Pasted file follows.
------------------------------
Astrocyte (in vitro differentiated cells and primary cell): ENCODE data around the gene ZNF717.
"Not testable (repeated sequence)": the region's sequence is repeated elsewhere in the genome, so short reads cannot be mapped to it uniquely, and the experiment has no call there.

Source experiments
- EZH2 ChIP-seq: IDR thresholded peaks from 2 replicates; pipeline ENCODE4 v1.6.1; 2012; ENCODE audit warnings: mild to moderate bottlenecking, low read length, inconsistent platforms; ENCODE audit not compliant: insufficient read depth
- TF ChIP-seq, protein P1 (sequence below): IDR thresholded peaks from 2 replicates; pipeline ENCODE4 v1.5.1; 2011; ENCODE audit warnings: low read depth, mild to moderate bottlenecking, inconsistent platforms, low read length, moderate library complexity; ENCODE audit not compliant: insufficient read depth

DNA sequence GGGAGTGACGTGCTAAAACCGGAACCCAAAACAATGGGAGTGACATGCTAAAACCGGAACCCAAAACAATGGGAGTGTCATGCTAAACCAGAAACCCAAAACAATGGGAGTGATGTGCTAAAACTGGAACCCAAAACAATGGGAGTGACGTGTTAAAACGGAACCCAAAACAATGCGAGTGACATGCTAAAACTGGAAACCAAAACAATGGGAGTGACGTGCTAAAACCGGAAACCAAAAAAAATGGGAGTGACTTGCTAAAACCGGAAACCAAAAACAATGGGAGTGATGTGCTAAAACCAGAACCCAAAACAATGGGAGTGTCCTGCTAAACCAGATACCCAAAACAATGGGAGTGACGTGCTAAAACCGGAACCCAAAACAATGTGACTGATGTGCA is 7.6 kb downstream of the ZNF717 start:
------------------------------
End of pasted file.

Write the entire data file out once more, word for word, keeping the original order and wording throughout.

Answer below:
Astrocyte (in vitro differentiated cells and primary cell): ENCODE data around the gene ZNF717.
"Not testable (repeated sequence)": the region's sequence is repeated elsewhere in the genome, so short reads cannot be mapped to it uniquely, and the experiment has no call there.

Source experiments
- EZH2 ChIP-seq: IDR thresholded peaks from 2 replicates; pipeline ENCODE4 v1.6.1; 2012; ENCODE audit warnings: mild to moderate bottlenecking, low read length, inconsistent platforms; ENCODE audit not compliant: insufficient read depth
- TF ChIP-seq, protein P1 (sequence below): IDR thresholded peaks from 2 replicates; pipeline ENCODE4 v1.5.1; 2011; ENCODE audit warnings: low read depth, mild to moderate bottlenecking, inconsistent platforms, low read length, moderate library complexity; ENCODE audit not compliant: insufficient read depth

DNA sequence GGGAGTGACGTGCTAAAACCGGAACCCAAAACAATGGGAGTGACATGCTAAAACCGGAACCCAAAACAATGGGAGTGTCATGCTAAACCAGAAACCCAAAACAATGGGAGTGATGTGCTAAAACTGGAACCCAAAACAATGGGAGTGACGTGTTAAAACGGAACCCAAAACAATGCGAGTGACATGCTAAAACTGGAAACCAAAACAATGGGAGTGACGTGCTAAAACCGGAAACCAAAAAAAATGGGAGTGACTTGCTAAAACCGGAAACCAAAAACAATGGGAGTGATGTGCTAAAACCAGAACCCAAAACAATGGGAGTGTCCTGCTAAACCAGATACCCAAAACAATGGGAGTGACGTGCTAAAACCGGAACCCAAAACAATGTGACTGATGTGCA is 7.6 kb downstream of the ZNF717 start: